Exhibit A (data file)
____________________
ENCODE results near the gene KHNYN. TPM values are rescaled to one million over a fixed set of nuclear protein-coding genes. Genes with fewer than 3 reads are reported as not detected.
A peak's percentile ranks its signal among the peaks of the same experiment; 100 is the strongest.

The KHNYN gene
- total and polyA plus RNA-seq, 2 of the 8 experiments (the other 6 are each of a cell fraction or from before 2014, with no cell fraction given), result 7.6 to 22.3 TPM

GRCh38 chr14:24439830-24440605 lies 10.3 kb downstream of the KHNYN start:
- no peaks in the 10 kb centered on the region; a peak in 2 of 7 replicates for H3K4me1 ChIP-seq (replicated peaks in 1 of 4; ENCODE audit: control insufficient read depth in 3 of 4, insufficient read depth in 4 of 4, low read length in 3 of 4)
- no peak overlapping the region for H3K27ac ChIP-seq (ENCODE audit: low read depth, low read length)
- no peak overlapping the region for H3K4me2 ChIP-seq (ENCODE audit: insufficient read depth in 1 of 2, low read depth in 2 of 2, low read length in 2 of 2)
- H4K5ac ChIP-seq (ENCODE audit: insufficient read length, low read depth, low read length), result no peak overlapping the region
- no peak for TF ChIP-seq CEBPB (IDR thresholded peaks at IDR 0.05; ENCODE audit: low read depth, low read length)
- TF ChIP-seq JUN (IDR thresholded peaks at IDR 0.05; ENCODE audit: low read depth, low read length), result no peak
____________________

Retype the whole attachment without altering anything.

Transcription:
ENCODE results near the gene KHNYN. TPM values are rescaled to one million over a fixed set of nuclear protein-coding genes. Genes with fewer than 3 reads are reported as not detected.
A peak's percentile ranks its signal among the peaks of the same experiment; 100 is the strongest.

The KHNYN gene
- total and polyA plus RNA-seq, 2 of the 8 experiments (the other 6 are each of a cell fraction or from before 2014, with no cell fraction given), result 7.6 to 22.3 TPM

GRCh38 chr14:24439830-24440605 lies 10.3 kb downstream of the KHNYN start:
- no peaks in the 10 kb centered on the region; a peak in 2 of 7 replicates for H3K4me1 ChIP-seq (replicated peaks in 1 of 4; ENCODE audit: control insufficient read depth in 3 of 4, insufficient read depth in 4 of 4, low read length in 3 of 4)
- no peak overlapping the region for H3K27ac ChIP-seq (ENCODE audit: low read depth, low read length)
- no peak overlapping the region for H3K4me2 ChIP-seq (ENCODE audit: insufficient read depth in 1 of 2, low read depth in 2 of 2, low read length in 2 of 2)
- H4K5ac ChIP-seq (ENCODE audit: insufficient read length, low read depth, low read length), result no peak overlapping the region
- no peak for TF ChIP-seq CEBPB (IDR thresholded peaks at IDR 0.05; ENCODE audit: low read depth, low read length)
- TF ChIP-seq JUN (IDR thresholded peaks at IDR 0.05; ENCODE audit: low read depth, low read length), result no peak